Rivers are vital to our lives. For decades, as we grew into an industrialized nation, we gave little regard to what we put into those rivers. Now, we understand we cannot destroy what gives us life. As a result, many of our rivers are slowly improving as we balance the needs of industry with the need for clean water.
I was heartened recently to attend the eleventh annual Ohio River Watershed Celebration (ORWC) in Pittsburgh. ORWC is sponsored by the Pennsylvania Department of Environmental Protection and Stream Restoration, Inc.Funding for the ORWC is provided by generous donations from private businesses, industries, foundations, and citizens.
The event’s goals are
- To promote watershed stewardship, energy conservation, environmental education, and outreach.
- To provide networking opportunities that form lasting partnerships among diverse community interests.
- To celebrate and encourage environmental initiatives that support the continual recovery of the Ohio River Watershed in Western Pennsylvania and neighboring states through an enjoyable experience on the rivers.
This year’s event in late September brought out hundreds of students, parents, teachers, environmentalists, government officials, and business partners on a rainy Thursday afternoon. They gathered at the docks in downtown Pittsburgh, and without complaint about the soggy weather, boarded two cruise ships bound for the three rivers of the Steel City.
Ron Schwartz with Pennsylvania DEP told the crowd, “This rain is nature’s way of purifying the waterways.”
Nowhere is it clearer why a city exists where it does than in Pittsburgh. The Monongahela River flows from south to north to meet up with the south flowing Allegheny River. The two rivers meet at the Point in downtown, and the Ohio River forms and flows almost 1,000 miles westward to the Mississippi River. This year’s theme “Our Rivers – let’s get to the point” focused on how those three rivers shaped the course of the region.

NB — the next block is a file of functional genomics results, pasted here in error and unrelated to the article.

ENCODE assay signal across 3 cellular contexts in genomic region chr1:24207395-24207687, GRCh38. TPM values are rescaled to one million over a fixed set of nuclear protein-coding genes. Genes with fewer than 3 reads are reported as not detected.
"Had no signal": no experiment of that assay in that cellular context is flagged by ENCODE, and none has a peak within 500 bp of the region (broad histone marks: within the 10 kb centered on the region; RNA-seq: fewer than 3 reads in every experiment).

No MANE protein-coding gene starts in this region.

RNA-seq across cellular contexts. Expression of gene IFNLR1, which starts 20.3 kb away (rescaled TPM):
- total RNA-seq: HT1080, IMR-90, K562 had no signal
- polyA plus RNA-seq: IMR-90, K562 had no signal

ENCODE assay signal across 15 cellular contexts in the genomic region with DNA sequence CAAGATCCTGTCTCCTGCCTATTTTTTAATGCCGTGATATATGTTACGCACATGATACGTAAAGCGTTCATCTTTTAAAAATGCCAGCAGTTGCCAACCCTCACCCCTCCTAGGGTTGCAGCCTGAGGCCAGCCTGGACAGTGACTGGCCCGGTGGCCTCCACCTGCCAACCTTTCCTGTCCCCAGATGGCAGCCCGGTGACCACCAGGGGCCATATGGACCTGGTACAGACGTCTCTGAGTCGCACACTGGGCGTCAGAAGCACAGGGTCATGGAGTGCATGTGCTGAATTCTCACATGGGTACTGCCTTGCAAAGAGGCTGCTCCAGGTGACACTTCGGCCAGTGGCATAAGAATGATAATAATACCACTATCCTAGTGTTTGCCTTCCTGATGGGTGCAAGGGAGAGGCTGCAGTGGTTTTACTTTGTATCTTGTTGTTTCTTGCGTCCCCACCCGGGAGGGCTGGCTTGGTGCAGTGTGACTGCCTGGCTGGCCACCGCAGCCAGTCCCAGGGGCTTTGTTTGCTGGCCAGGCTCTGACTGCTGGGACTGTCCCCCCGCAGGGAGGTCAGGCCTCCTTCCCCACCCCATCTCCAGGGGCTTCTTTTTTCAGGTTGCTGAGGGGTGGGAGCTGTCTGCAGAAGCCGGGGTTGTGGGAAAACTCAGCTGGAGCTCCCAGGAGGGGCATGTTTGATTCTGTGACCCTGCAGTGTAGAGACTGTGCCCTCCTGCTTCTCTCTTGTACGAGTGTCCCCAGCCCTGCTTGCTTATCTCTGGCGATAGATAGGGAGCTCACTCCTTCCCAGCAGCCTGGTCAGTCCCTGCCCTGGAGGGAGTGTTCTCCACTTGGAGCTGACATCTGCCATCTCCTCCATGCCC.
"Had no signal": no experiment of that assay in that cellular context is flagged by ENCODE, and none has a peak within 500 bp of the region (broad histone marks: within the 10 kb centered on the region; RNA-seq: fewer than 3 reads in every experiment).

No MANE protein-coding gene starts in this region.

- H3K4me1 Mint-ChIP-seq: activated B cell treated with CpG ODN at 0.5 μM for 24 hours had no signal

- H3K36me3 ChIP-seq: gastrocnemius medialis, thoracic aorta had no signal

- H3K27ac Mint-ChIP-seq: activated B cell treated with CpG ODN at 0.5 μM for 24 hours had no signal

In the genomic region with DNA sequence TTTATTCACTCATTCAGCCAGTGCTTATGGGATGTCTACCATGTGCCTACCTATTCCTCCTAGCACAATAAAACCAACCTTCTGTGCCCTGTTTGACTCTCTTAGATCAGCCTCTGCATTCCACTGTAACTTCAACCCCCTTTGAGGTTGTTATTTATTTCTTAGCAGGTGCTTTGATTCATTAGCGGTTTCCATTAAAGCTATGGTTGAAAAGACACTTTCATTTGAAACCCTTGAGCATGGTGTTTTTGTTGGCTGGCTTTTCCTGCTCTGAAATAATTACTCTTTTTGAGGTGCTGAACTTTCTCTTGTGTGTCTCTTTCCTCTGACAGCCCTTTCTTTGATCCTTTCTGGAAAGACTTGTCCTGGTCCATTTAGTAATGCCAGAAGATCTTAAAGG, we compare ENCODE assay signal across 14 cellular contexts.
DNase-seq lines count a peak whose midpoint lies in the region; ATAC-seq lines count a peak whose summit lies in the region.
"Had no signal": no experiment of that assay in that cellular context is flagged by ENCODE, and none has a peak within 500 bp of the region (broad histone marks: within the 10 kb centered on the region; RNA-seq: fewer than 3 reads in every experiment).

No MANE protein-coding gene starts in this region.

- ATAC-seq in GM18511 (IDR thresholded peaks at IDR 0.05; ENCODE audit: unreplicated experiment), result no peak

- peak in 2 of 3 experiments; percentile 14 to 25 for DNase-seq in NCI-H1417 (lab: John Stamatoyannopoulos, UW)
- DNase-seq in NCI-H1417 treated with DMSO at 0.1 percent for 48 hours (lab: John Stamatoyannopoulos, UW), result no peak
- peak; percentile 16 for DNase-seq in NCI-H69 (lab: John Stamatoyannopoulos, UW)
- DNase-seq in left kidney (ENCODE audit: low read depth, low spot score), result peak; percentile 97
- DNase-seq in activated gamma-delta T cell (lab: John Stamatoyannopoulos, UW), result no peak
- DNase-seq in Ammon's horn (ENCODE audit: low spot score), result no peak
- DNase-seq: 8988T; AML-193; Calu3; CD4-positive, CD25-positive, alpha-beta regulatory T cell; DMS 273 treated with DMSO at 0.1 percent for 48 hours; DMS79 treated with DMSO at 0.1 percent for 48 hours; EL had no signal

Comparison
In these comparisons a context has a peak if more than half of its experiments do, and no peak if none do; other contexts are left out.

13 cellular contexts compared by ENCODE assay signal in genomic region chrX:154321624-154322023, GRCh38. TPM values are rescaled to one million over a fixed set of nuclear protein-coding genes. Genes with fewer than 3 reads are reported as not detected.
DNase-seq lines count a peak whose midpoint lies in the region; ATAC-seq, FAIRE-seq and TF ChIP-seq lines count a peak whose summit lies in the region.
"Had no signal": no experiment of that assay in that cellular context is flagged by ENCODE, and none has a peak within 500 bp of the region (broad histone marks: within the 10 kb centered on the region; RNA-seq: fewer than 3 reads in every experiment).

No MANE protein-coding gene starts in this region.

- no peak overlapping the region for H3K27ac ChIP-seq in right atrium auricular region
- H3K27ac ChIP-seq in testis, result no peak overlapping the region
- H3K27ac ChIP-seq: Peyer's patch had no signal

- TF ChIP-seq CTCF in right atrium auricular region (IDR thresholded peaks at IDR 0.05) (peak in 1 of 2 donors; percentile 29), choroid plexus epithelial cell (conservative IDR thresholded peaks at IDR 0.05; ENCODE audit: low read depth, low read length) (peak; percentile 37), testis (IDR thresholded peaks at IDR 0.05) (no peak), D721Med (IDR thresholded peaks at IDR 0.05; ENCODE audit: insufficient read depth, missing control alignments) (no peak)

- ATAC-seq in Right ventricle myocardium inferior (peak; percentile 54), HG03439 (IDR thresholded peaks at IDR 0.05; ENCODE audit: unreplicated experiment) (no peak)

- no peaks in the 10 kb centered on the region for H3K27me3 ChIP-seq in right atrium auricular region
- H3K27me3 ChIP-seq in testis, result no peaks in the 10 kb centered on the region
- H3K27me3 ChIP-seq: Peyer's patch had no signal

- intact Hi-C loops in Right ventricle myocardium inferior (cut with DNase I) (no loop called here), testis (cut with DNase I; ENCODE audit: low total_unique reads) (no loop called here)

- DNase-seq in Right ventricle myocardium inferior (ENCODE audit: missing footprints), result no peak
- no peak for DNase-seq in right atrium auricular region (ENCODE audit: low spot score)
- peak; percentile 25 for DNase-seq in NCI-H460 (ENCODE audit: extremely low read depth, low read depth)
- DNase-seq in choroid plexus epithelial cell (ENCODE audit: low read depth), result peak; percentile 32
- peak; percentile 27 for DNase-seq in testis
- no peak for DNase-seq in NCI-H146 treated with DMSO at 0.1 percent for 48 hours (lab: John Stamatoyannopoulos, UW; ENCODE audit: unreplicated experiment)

When coal was discovered in the hills above the convergence of the three rivers, the city was poised to become a giant during the Industrial Revolution. However, giants leave large footprints and within a few years of steel mills spewing out poisons into the air and water, Pittsburgh was a coughing and sputtering mess. The once bucolic journey of the rivers changed to an industrial highway.
Thankfully, with deliberate consideration, the city has been reborn, and the rivers are testament to the rebirth. Fish and wildlife have returned.
Two cruise ships set sail from the docks. The Imagination Cruise overflowed with students waving from the upper decks of the Gateway Clipper fleet ship despite the pouring rain.
Adults boarded the other ship for the Networking Cruise.
Booths and presentations for both cruises provided information on how to protect watersheds. Other booths celebrated the joys of paddling the rivers and enjoying their recreational value. Yet others passed out literature on how to best maintain gardens and lawns while not harming the watershed. Before walking down the ramp to the docks, several vehicles in the parking lot showed visitors how gas guzzlers can become fuel efficient vehicles.
Mr. Rogers’ statute watched over the ships from the banks of the Allegheny River on the north shore. The man who made Pittsburgh his home taught us all to love our communities. It’s a great day in the neighborhood, rain or shine.